If Peter Murphy showed just how much music lies hidden in the spoken word, poet Deirdre McGarry took the process a step further. Deirdre was involved in the most interesting collaboration of the evening as specially selected pieces of music were matched with each of her poems. The poem “Brian’s Bodhrán’ was followed by a bodhrán solo courtesy of young Darragh Doyle; ‘Carolan’s Farewell’ was followed by the tune of the same name played, with exceptional poignancy, by Alice and James McIntyre. The final poem ‘The Piper’ led into a beautiful set of tunes from Clonroche uileann piper Éanna Harrington.
“He closed those intense eyes,
and like a shaman he passed beyond our vision
to the ‘other’ place,
where he communed on our behalf
across the weaving-knot centuries,
across the boggy land,
across the famine and the still black lough,
from where he hauled up all our sunken sadness and our pain
till we became ecstatic in our power again.”
(from ‘The Piper’)
Singer, songwriter Fergal O’Hanlon is a folk singer par excellence, his singing bringing to mind both Scottish/Irish troubador Dick Gaughan and English folk hero Sam Lee. Add to this a natural sounding country/bluegrass sensibility and you have a musician working off a very eclectic palette. Fergal sang ‘When a Man’s in Love’, ‘Raggle Taggle Gypsies’ and ‘Madam I’m a Darlin’’. The popular Glynn man, currently working on his debut solo album, was unquestionably one of the musical favourites of the evening.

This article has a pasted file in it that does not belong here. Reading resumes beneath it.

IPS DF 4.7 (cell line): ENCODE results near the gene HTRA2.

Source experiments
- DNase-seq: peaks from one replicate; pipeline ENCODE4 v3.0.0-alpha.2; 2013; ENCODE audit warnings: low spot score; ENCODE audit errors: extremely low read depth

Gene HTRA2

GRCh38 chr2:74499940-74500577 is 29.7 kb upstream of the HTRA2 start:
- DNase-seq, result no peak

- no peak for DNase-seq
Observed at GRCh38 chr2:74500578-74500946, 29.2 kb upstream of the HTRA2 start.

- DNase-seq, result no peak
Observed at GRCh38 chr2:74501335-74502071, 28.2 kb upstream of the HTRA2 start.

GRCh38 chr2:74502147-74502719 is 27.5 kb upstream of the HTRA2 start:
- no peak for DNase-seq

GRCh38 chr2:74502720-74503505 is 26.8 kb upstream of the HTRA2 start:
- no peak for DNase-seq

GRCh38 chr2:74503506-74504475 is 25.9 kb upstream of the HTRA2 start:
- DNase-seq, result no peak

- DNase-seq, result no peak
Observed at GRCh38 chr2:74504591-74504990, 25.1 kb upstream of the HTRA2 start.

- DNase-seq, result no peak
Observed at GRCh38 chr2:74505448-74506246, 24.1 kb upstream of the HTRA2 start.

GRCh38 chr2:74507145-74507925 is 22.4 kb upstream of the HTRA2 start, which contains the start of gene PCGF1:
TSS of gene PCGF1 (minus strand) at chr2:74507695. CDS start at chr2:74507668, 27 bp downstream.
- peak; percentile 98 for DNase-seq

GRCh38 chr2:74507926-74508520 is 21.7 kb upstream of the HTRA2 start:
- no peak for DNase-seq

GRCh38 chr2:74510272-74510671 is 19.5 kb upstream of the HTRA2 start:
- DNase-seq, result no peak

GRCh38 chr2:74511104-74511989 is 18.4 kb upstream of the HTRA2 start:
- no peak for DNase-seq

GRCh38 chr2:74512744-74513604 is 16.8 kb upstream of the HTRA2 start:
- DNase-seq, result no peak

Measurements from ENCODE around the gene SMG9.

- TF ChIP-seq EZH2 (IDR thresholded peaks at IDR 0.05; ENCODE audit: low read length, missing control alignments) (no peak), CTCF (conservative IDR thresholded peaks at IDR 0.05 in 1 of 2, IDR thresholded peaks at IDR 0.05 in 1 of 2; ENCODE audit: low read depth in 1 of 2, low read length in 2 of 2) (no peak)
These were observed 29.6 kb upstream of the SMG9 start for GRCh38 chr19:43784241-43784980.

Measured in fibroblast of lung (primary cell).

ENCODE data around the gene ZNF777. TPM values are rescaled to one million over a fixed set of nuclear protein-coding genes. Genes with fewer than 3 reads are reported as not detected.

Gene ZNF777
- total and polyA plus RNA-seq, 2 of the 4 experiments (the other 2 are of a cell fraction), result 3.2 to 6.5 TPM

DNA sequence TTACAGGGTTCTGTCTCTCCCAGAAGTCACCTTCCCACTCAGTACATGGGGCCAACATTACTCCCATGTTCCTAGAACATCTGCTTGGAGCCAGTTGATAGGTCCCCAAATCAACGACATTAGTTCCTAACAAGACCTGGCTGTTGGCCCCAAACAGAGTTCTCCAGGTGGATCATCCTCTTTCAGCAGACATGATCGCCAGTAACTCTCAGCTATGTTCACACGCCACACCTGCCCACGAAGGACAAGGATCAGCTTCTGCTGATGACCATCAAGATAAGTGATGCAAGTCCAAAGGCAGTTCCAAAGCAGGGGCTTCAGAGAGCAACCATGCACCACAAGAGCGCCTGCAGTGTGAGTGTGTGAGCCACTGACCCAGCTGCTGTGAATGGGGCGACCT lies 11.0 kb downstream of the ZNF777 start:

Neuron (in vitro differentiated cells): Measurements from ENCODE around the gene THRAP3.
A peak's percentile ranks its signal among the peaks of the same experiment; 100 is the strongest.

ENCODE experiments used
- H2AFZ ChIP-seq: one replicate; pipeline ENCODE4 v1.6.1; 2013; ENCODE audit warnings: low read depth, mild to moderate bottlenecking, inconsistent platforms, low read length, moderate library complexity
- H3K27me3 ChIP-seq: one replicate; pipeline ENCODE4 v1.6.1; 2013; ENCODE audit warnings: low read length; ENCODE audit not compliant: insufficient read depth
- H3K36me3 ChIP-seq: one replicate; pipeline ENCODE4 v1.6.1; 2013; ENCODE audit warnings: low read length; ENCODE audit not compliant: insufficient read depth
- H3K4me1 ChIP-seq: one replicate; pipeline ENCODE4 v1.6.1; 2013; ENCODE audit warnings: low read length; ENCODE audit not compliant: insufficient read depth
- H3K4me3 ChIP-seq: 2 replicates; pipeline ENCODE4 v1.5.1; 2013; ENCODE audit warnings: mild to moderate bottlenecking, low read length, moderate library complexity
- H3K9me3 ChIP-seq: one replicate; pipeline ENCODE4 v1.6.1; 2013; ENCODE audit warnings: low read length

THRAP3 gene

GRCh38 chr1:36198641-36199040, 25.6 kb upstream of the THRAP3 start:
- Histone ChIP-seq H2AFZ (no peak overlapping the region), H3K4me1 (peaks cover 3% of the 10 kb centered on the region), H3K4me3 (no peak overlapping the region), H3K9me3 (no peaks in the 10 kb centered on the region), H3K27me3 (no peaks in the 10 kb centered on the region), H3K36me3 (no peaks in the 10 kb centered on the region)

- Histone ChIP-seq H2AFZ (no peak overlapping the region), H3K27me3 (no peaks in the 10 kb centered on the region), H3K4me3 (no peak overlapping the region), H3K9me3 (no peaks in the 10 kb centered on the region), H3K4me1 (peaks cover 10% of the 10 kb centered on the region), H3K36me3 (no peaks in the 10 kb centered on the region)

No less popular with the audience was the uber-talented Amanda Kehoe. Amanda’s sublime singing of ‘Caledonia’ to her own piano accompaniment really hit the spot. Steeped in music both academically and through her very musical family, Amanda is the most natural and versatile of performers. She showed this earlier in the evening with her piano accompaniment to Davy Roche’s fantastic accordion and banjo set. Amanda’s own piano set included, on the one hand, melodious Mícheál Ó Súilleabháin-style reflective pieces and, on the other, a couple of lively barn dances. She then switched to piano accordion and invited Fergal O’Hanlon, and his guitar, to join her for a few tunes.
Audience Participation Prize of the evening, had there been one, would have gone to traditional singer and Craobh Loch Garman Chairman, Matt Murphy, for his rousing ‘Auld Triangle’. This is one of those songs that, notwithstanding its relative simplicity, very quickly separates the singing sheep from the bleating goats. Suffice to say that Matt nailed it!
Before the curtain dropped on a fabulously entertaining evening the Skins and Strings ensemble was joined by sundry musicians for a rousing finale jam.
Not surprisingly the evening ran slightly over time notwithstanding the sterling efforts of Fear an Tí, Padraic Larkin. He kept a strong hand on the tiller throughout and ensured that the whole evening was a seamless, albeit multi-faceted, tapestry of surprises.
Craobh Loch Garman, with its member organisations, runs seisiúins, céilís and concerts along with music and dance classes. Find details at http://www.wexfordcomhaltas.ie.